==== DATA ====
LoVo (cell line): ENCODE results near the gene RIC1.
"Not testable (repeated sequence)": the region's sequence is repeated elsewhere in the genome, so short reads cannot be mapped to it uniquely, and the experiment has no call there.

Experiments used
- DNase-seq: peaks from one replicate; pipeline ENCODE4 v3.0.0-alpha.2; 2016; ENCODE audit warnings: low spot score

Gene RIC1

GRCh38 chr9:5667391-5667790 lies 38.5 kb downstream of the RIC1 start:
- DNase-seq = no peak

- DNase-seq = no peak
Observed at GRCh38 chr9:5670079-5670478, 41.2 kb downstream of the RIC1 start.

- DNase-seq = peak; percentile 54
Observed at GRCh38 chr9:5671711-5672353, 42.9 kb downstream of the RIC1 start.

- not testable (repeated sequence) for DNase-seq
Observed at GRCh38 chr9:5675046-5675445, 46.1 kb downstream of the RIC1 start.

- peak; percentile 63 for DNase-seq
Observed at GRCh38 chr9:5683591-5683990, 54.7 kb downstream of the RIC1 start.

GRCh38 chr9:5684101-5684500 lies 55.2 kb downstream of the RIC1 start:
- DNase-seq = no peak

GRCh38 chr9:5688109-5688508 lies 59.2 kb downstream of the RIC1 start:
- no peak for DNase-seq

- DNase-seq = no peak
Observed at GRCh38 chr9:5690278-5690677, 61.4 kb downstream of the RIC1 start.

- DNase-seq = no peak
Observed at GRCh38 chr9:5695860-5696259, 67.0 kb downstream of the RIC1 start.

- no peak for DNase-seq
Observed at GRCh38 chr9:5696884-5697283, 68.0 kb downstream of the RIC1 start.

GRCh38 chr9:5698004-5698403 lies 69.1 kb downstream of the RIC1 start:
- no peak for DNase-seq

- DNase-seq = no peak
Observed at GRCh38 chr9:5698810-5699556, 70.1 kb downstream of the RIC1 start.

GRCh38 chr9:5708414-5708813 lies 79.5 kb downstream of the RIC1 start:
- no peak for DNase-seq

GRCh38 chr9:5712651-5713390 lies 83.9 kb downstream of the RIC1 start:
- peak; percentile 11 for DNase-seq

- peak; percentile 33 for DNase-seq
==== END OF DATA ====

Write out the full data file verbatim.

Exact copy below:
LoVo (cell line): ENCODE results near the gene RIC1.
"Not testable (repeated sequence)": the region's sequence is repeated elsewhere in the genome, so short reads cannot be mapped to it uniquely, and the experiment has no call there.

Experiments used
- DNase-seq: peaks from one replicate; pipeline ENCODE4 v3.0.0-alpha.2; 2016; ENCODE audit warnings: low spot score

Gene RIC1

GRCh38 chr9:5667391-5667790 lies 38.5 kb downstream of the RIC1 start:
- DNase-seq = no peak

- DNase-seq = no peak
Observed at GRCh38 chr9:5670079-5670478, 41.2 kb downstream of the RIC1 start.

- DNase-seq = peak; percentile 54
Observed at GRCh38 chr9:5671711-5672353, 42.9 kb downstream of the RIC1 start.

- not testable (repeated sequence) for DNase-seq
Observed at GRCh38 chr9:5675046-5675445, 46.1 kb downstream of the RIC1 start.

- peak; percentile 63 for DNase-seq
Observed at GRCh38 chr9:5683591-5683990, 54.7 kb downstream of the RIC1 start.

GRCh38 chr9:5684101-5684500 lies 55.2 kb downstream of the RIC1 start:
- DNase-seq = no peak

GRCh38 chr9:5688109-5688508 lies 59.2 kb downstream of the RIC1 start:
- no peak for DNase-seq

- DNase-seq = no peak
Observed at GRCh38 chr9:5690278-5690677, 61.4 kb downstream of the RIC1 start.

- DNase-seq = no peak
Observed at GRCh38 chr9:5695860-5696259, 67.0 kb downstream of the RIC1 start.

- no peak for DNase-seq
Observed at GRCh38 chr9:5696884-5697283, 68.0 kb downstream of the RIC1 start.

GRCh38 chr9:5698004-5698403 lies 69.1 kb downstream of the RIC1 start:
- no peak for DNase-seq

- DNase-seq = no peak
Observed at GRCh38 chr9:5698810-5699556, 70.1 kb downstream of the RIC1 start.

GRCh38 chr9:5708414-5708813 lies 79.5 kb downstream of the RIC1 start:
- no peak for DNase-seq

GRCh38 chr9:5712651-5713390 lies 83.9 kb downstream of the RIC1 start:
- peak; percentile 11 for DNase-seq

- peak; percentile 33 for DNase-seq